“I have avoided using traditional stethoscopes with COVID patients because no matter how hard you try to clean them, there’s the lingering fear that you might be the one transmitting their COVID to a non-COVID patient,” says Dr. Shanon T. Peter, a hospitalist at the VA Greater Los Angeles Healthcare System.
Moreover, the smart tools deliver high-quality sound with adjustable volume. Audio can be archived in a patient’s health record or sent to another clinician for a second opinion.
‘Extremely Valuable’ Tool in High-Risk Settings
The protective benefits of digital stethoscopes became more evident in 2014 during the Ebola crisis, when the tools were sent to medical teams in Africa, says Clive Smith, CEO of Thinklabs Medical, a manufacturer of the technology.
As the palm-size stethoscope rests on a patient, it transmits sound to a smartphone, computer or loudspeaker using a USB cord or an optional Bluetooth transmitter. The stethoscope can connect to telemedicine or videoconferencing platforms, and an accompanying Thinklabs app may be used to generate waveforms for a visual aid.
Digital stethoscopes were critical in caring for U.S. citizens with the Ebola virus who were evacuated from Africa to Nebraska Medicine. The Omaha, Neb.-based healthcare system operates a 10-bed biocontainment unit and a 20-bed quarantine unit, the only federal quarantine unit in the country.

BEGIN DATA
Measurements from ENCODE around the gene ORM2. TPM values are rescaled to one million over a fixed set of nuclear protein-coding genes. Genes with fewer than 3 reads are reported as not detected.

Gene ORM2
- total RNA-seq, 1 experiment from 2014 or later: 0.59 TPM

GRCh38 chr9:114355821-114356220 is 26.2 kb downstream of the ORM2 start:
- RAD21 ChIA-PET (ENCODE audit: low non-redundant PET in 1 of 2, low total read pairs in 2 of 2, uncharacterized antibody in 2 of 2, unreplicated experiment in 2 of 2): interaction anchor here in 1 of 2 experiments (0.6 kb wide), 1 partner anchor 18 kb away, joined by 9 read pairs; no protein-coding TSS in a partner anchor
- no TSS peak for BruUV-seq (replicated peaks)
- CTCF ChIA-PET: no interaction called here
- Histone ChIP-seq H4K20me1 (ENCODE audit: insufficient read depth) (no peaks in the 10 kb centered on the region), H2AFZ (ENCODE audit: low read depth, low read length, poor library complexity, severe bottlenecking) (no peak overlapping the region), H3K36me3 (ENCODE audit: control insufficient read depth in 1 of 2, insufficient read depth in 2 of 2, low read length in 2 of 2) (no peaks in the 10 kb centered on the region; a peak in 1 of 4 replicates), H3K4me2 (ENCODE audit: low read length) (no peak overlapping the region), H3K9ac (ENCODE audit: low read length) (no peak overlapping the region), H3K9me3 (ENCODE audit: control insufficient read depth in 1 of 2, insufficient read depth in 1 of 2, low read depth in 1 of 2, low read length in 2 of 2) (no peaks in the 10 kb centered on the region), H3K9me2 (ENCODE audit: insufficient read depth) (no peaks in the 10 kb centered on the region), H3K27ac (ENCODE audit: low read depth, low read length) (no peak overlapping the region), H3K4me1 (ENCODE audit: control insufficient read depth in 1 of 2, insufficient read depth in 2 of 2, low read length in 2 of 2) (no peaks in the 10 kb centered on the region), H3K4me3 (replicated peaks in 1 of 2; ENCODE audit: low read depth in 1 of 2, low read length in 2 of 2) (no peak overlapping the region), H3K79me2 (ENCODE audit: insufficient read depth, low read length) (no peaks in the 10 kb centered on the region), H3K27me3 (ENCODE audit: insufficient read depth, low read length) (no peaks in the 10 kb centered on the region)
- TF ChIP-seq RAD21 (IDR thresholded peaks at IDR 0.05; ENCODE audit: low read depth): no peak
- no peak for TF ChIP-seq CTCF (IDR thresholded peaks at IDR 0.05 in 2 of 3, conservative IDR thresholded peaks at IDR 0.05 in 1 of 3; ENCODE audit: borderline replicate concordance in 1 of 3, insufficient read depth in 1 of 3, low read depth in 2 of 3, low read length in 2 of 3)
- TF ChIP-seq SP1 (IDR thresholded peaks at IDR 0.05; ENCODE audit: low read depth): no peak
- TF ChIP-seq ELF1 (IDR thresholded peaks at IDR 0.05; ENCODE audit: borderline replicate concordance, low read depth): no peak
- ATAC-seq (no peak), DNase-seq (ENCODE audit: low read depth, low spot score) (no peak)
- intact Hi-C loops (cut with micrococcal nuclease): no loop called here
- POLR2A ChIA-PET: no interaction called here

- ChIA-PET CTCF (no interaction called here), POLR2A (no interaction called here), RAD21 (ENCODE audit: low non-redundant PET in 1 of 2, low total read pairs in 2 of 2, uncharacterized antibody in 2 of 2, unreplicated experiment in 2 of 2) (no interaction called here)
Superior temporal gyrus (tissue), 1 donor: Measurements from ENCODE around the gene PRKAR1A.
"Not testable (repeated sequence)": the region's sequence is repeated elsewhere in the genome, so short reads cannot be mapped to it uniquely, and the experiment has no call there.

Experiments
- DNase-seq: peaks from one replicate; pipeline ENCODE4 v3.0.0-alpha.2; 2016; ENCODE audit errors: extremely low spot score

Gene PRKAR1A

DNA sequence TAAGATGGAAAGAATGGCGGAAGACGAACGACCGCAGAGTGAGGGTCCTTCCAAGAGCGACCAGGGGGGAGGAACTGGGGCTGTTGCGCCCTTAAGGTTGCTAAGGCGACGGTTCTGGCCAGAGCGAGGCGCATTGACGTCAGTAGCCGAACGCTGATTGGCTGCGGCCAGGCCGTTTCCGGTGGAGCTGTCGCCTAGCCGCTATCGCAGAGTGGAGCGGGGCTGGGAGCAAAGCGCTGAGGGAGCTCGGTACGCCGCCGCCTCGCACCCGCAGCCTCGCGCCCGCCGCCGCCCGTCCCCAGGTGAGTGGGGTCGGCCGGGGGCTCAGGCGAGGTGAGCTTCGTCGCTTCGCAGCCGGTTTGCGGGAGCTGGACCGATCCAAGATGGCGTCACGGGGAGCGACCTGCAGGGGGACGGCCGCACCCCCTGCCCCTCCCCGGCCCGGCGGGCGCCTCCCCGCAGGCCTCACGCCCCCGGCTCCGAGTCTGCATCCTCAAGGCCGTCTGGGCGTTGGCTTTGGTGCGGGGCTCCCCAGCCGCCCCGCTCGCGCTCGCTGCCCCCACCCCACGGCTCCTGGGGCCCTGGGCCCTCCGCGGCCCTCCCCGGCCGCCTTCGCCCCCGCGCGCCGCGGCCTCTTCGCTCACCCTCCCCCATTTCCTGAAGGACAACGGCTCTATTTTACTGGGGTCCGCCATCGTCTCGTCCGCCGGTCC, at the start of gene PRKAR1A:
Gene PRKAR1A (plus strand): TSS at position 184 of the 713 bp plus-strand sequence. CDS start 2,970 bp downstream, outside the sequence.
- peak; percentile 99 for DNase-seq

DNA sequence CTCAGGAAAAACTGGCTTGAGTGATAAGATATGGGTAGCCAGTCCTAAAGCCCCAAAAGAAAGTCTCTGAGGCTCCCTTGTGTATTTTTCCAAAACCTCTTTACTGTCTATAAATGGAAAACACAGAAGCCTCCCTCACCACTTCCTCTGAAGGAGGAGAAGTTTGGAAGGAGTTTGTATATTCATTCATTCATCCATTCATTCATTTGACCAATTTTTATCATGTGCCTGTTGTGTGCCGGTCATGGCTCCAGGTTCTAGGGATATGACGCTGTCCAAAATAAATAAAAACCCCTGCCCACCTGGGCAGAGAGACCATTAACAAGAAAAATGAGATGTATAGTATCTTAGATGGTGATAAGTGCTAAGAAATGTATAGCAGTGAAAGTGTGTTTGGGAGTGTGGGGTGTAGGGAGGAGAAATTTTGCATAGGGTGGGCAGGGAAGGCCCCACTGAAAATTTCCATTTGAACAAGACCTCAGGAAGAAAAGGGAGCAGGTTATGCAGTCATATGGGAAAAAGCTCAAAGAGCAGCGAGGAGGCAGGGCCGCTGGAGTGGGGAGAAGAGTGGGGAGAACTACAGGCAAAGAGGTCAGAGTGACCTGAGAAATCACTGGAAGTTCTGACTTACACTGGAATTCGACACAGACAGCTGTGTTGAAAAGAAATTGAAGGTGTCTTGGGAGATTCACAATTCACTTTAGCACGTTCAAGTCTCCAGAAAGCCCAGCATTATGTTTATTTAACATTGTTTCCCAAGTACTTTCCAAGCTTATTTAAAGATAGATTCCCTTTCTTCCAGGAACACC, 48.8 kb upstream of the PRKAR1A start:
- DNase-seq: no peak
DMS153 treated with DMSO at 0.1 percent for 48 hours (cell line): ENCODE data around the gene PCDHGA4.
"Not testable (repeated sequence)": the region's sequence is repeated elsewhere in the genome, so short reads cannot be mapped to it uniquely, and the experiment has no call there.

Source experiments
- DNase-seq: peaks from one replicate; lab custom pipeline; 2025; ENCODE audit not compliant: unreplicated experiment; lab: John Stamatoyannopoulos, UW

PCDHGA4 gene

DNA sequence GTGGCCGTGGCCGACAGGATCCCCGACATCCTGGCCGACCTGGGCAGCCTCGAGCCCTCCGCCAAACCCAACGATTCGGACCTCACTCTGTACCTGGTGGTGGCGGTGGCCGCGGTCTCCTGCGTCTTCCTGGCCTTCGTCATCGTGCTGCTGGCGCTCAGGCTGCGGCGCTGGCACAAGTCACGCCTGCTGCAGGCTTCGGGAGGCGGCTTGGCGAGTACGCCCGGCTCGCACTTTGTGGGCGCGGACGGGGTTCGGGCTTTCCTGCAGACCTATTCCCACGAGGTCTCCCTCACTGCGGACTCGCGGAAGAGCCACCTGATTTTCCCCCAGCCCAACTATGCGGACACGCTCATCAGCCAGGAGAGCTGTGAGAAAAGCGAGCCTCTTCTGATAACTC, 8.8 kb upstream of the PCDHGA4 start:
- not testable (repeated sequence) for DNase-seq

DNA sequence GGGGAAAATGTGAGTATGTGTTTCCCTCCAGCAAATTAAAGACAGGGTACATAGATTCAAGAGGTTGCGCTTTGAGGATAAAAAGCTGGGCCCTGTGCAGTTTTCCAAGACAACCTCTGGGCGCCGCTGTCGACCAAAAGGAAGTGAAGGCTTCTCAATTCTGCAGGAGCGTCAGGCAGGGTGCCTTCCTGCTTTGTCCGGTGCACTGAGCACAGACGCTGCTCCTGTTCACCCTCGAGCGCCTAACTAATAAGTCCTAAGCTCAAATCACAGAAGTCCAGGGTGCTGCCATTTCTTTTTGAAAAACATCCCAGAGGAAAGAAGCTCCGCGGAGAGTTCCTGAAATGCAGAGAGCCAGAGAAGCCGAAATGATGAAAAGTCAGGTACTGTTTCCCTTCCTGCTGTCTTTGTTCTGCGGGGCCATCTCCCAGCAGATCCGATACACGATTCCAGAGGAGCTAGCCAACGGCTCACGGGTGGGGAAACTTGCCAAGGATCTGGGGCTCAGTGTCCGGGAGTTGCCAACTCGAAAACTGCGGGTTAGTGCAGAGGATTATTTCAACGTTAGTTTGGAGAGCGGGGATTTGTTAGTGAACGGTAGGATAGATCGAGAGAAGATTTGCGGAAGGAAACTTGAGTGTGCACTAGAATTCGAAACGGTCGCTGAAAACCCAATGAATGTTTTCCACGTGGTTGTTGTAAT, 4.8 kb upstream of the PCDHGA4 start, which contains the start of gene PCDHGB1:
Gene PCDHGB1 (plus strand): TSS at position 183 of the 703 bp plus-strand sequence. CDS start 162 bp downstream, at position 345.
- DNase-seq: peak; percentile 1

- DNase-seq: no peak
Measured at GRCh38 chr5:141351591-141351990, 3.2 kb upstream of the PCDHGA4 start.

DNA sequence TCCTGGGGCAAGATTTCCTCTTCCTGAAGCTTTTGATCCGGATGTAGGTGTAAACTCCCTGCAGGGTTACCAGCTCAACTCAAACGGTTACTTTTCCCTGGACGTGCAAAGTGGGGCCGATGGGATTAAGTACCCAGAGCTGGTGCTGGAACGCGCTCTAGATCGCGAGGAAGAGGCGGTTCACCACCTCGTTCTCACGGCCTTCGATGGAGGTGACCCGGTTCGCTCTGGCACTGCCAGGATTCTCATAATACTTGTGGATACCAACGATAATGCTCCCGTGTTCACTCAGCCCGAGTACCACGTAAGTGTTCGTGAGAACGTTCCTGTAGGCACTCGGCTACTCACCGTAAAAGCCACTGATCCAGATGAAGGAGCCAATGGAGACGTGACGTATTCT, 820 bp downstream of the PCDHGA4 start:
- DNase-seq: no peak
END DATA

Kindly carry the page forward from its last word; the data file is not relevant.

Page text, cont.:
“They’re extremely valuable and a great way to prevent having to send people into the room of a patient who has a highly hazardous infectious disease,” says Kate Boulter, nurse manager of the biocontainment unit, which uses the Thinklabs One digital stethoscope and other models.
Staff already in a high-risk patient’s room may place a digital stethoscope on that individual, Boulter notes, and an interdisciplinary team located elsewhere can receive the sounds and assist with clinical decisions.